Is your labeling plan established? When it comes to your supply chain, the product label is of utmost importance to guarantee that the product is flowing through the process correctly. Here are high-level examples of the key factors that will determine a complete view of your COI and COC.
How the product will be labeled: One of the most challenging process specifics to nail down in practice, this will determine where the label will be printed (at your facility, at the facility of a third-party partner such as a CDMO, or the collection site) and who will do the printing (your team, a third-party partner team, or HCP staff).
What goes on the label: Aim to include the regulatory-required information, plus any other critical information, without overloading the label. Products that will be shipped regionally or internationally may need to address language differences.
How the label looks: The information must be easily read and utilized in order to prevent product mix-ups at any point in the supply chain and meet various regulatory needs (which can vary country by country).
While not explicitly designed to cover the personalized therapeutic process, existing labeling standards, including ISBT 128 and Single European Code, can provide a starting point.1
Step 4: Develop your Quality Risk Management program
Quality Risk Management (QRM) has become exponentially more important with the introduction of advanced therapies. TheFDA defines Quality Risk Management as “a systematic process for the assessment, control, communication, and review of risks to the quality of the drug product across the product lifecycle.”2 Compared to traditional pharmaceuticals, the complexity of the manufacturing process and supply chain for personalized therapies creates new opportunities for deviations and issues to arise.
Patient safety is the key driver for QRM. QRM is defined, expected, and used by regulators focused on this cornerstone of any approval process. A robust program can also provide a number of additional benefits, such as to help ensure a high-quality drug product, consistent compliance, operational efficiency, and improved decision-making in the event of an issue. When effective, QRM can also help reduce time to correct issues or deviations, increase customer service for patients and health care providers, and lower costs through improved operations and fewer failures.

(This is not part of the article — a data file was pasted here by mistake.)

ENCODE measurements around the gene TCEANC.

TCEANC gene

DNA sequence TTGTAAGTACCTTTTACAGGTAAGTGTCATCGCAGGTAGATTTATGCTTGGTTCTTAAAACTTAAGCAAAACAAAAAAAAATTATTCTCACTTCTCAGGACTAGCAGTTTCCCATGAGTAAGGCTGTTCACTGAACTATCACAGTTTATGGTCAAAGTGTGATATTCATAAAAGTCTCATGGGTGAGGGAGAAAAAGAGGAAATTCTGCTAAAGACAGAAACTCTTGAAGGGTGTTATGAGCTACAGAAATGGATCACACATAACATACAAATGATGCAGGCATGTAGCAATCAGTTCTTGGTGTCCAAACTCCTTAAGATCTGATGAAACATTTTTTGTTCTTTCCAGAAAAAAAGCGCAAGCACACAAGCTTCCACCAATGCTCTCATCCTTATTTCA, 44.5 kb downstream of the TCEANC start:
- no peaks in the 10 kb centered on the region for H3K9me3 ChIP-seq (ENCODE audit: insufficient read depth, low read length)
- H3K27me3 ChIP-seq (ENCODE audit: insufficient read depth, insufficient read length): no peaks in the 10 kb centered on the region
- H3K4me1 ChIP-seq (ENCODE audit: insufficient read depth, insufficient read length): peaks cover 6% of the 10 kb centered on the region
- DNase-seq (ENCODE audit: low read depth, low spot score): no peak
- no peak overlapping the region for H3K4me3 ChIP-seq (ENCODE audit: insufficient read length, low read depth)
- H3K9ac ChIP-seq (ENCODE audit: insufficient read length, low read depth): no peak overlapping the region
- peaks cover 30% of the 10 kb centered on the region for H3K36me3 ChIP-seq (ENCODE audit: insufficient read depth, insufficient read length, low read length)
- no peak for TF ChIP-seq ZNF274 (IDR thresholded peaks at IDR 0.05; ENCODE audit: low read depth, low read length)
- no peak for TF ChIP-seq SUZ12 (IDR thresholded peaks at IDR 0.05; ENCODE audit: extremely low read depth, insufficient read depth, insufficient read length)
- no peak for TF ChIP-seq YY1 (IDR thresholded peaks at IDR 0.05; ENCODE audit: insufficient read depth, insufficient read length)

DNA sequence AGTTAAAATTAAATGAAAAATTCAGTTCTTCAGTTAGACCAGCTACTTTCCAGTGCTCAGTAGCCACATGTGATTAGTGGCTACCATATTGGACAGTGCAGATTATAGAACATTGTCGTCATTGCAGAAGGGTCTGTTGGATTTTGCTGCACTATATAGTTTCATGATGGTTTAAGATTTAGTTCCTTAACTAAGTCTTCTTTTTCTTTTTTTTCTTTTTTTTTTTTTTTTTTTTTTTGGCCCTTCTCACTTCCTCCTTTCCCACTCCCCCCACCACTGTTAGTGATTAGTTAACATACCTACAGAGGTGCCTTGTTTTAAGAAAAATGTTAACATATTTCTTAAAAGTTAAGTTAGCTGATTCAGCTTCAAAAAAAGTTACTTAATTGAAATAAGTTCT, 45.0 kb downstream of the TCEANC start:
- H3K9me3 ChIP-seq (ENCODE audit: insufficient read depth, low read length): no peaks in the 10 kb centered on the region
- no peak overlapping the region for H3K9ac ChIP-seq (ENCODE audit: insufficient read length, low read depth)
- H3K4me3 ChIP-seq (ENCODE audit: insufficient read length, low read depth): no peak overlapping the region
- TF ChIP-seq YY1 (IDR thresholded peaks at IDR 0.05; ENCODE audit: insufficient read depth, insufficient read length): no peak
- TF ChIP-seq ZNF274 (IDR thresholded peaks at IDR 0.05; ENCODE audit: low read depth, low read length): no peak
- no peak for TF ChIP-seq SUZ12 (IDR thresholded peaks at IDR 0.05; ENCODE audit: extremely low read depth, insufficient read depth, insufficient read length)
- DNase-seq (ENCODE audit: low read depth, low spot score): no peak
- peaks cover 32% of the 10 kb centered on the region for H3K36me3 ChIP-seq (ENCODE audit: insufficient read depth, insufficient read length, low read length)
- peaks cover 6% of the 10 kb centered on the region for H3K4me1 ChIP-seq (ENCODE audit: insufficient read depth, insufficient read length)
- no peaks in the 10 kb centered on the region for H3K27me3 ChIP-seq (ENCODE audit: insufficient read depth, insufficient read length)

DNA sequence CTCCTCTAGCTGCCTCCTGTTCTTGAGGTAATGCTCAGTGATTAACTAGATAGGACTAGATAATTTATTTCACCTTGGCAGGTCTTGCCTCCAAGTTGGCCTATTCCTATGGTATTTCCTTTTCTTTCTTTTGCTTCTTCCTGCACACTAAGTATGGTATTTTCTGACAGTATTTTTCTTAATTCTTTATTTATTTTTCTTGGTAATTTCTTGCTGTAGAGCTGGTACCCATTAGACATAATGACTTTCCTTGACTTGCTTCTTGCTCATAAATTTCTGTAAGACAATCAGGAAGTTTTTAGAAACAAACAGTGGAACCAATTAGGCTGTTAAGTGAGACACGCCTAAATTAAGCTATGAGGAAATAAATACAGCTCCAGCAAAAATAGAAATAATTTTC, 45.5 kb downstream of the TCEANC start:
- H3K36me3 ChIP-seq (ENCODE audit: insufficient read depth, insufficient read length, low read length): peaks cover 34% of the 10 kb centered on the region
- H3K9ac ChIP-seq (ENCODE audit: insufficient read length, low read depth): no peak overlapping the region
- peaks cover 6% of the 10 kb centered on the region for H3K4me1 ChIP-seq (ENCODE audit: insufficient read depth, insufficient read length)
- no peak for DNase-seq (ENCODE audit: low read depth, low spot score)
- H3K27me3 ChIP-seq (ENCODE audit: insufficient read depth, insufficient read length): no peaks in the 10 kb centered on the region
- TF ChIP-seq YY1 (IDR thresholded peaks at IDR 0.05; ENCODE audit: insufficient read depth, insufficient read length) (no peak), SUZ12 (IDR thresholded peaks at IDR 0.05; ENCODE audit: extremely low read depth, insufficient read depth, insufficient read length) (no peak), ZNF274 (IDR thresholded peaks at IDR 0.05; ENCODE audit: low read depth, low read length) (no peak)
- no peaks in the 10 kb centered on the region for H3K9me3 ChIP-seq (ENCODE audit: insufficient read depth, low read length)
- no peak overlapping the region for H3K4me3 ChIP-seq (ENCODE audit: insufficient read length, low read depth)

The QRM process
The industry methodology most commonly used and proven effective is “Failure Mode Effects Analysis” (FMEA), a quantitative process to help participants assess the different ways each step, or mode, of the end-to-end value chain can fail, what the effects of a failure might be, and which risks are the highest priority for avoidance and mitigation strategies.
The result of the FMEA process should provide a clear map of what areas need the most attention to reduce overall risk (as seen in the diagram below) and prioritize what could otherwise seem like an overwhelming amount of work. The process also lays the foundation for the internal and external stakeholders to move forward.
Who is responsible?
The owner of the risk assessment process can vary among biopharmaceutical sponsors. Most commonly, staff from the Quality or Technical Operations group take the lead, but more mature companies may create a dedicated group or function that specializes in assessment and improvement activities.
QRM is a continuous effort, and the risk assessment process should be revisited at various points in product development, clinical trial phases, and pre/post-approval. Information and learnings will grow across the value chain as data is collected from ongoing operations and stakeholders gain more experience with the product, processes and patients.
With more than 1,050 advanced therapy clinical trials underway, every new drug product process represents a unique set of supply chain challenges.3 This is the time to set up your supply chain for success from the start, especially during a time of increased variability. Advanced therapies must always operate in an environment of some unpredictability, and in the era of COVID-19, a successful strategy will address volatility up front. The good news is that developers for cell therapy, gene therapy, and personalized cancer vaccines are no strangers to the unexpected. Experienced leaders in this field know that scientific progress depends on a well-prepared process. Effective management of four key supply chain components — strategy, operational ecosystem, drug product process, and Quality Risk Management — will establish a solid foundation for early learnings and eventual scale.
When a patient is the process and the product, safe and effective personalized therapeutics start with proactive supply chain readiness.
1. ICCBBA. 2019.ISCT-128: Cellular Therapy. http://www.iccbba.org/subject-area/cellular-therapy
2. FDA/CDER/CBER Guidance for Industry. Q9 Quality Risk Management, IV General Quality Risk Management Process, p.3. ICH, June 2006.
3. Alliance for Regenerative Medicine. Q3 2019 Data Report. https://alliancerm.org/publication/q3-2019-data-report/